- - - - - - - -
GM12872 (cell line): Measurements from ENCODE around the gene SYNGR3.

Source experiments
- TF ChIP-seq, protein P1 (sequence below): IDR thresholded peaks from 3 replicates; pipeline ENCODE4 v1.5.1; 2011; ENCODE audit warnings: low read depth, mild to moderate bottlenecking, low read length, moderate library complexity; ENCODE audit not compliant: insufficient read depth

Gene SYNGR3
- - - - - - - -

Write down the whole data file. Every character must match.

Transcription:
GM12872 (cell line): Measurements from ENCODE around the gene SYNGR3.

Source experiments
- TF ChIP-seq, protein P1 (sequence below): IDR thresholded peaks from 3 replicates; pipeline ENCODE4 v1.5.1; 2011; ENCODE audit warnings: low read depth, mild to moderate bottlenecking, low read length, moderate library complexity; ENCODE audit not compliant: insufficient read depth

Gene SYNGR3